Hindawi Publishing CorporationInternational Journal of Mathematics and Mathematical SciencesVolume 2007, Article ID 29423, pagesdoi:10.1155/2007/29423
Anti-CC-Groups and Anti-PC-Groups
Received 8 October 2007; Accepted 15 November 2007
Cernikov classes of conjugate subgroups if the quotient group G/
coreG(NG(H)) is a ˇCernikov group for each subgroup H of G. An anti-CC-group G isa group in which each nonfinitely generated subgroup K has the quotient group G/coreG(NG(K)) which is a ˇCernikov group. Analogously, a group G has polycyclic-by-finiteclasses of conjugate subgroups if the quotient group G/coreG(NG(H)) is a polycyclic -by-finite group for each subgroup H of G. An anti-PC-group G is a group in which eachnonfinitely generated subgroup K has the quotient group G/coreG(NG(K)) which is apolycyclic-by-finite group. Anti-CC-groups and anti-PC-groups are the subject of thepresent article.
Copyright 2007 Francesco Russo. This is an open access article distributed under theCreative Commons Attribution License, which permits unrestricted use, distribution,and reproduction in any medium, provided the original work is properly cited. 1. Introduction
The groups in which each subgroup has only finitely many conjugates have been charac-terized by B. H. Neumann Section 4, page 127] more than fifty years ago. A group Gwhich has the center Z(G) of finite index in G is called central-by-finite. B. H. Neumannshowed that a group is central-by-finite if and only if each subgroup has only finitely manyconjugates. A subgroup H of a group G is called almost normal in G if H has finitely manyconjugates in G, that is, if H has finite index |G : NG(H)|, where NG(H) is the normalizerof H in G. Therefore, Neumann’s theorem Section 4, page 127] shows that a central-by-finite group is characterized to have each subgroup, which is almost normal.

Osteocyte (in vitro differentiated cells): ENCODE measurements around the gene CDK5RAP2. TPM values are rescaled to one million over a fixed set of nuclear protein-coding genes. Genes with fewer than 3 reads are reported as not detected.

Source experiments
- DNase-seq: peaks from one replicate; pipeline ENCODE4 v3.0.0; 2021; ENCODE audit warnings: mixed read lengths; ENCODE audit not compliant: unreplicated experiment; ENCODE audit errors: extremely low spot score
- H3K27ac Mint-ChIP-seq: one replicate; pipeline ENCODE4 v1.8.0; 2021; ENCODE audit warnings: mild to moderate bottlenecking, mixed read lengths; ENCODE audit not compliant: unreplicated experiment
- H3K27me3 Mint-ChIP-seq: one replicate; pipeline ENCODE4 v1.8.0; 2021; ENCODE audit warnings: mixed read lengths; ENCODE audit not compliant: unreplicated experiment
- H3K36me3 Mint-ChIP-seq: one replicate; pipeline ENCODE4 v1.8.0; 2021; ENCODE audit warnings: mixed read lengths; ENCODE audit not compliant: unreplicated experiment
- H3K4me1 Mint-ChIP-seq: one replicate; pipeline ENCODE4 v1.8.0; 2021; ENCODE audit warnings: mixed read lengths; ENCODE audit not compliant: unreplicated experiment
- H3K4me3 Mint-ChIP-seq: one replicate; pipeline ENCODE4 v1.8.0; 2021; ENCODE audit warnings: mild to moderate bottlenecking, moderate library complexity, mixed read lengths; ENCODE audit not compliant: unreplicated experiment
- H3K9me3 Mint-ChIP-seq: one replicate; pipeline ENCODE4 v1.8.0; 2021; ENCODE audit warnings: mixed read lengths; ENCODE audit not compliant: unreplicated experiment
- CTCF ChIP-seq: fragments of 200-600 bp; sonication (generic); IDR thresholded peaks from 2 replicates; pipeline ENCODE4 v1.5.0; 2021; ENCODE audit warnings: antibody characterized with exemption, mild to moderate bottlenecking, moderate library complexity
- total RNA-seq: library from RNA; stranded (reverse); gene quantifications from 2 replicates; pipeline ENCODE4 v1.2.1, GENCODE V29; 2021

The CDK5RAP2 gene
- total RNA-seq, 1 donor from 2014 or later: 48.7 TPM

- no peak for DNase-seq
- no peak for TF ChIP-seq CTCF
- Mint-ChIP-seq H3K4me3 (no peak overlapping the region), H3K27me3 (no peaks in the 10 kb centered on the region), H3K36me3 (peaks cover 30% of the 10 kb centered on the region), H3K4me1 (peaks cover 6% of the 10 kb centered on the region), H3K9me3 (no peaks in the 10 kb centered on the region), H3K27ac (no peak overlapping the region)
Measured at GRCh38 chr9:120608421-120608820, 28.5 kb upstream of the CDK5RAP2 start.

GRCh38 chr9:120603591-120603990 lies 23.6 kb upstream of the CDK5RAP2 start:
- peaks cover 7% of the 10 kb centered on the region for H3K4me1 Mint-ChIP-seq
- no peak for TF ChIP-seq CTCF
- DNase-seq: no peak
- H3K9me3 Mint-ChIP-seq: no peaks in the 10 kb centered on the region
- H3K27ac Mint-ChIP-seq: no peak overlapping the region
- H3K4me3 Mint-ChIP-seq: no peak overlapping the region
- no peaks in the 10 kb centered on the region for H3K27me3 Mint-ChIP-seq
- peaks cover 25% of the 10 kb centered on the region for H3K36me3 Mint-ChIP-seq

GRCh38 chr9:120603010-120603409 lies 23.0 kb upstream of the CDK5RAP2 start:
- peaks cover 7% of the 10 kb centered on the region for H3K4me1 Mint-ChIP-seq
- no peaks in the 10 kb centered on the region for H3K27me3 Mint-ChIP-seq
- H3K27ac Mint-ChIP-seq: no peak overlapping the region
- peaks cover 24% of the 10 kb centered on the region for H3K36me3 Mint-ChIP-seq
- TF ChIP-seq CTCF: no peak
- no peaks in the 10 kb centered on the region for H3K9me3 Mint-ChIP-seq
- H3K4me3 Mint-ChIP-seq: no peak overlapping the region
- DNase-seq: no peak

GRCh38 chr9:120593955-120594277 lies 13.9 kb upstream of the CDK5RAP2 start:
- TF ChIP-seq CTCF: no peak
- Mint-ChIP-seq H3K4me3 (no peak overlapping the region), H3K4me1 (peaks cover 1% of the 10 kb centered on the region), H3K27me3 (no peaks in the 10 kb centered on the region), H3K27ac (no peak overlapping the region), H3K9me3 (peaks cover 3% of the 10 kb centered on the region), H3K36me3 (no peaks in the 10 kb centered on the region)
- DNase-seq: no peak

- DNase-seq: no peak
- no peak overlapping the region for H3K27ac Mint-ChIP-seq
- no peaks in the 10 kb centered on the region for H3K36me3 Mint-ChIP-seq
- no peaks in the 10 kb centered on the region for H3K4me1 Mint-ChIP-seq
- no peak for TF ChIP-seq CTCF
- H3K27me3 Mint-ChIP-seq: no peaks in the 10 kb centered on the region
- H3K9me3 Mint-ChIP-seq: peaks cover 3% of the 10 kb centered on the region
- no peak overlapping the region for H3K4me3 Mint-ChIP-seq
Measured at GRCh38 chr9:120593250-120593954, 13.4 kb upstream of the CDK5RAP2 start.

Neumann’s theorem can be formulated in terms of classes of groups as follows. For a
subgroup H of a group G, we write
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NG ClG(H) = coreG NG(H) =
where ClG(H) denotes the set of conjugates of H in G. Clearly, coreG(NG(H)) is a normalsubgroup of G and
The index |G : NG(H)| = |ClG(H)| is finite if and only if the quotient group G/coreG(NG(H)) is finite. We will say that G has finite classes of conjugate subgroups if G/coreG(NG(H)) is a finite group for each subgroup H of G. Thus Neumann’s theorem as-serts that a group G has G/coreG(NG(H)), which is a finite group for each subgroup H ofG if and only if G is central-by-finite Introduction]. It is clear that H is almost normalin G if and only if G/coreG(NG(H)) is a finite group.
A first extension of the concept of group with finite classes of conjugate subgroups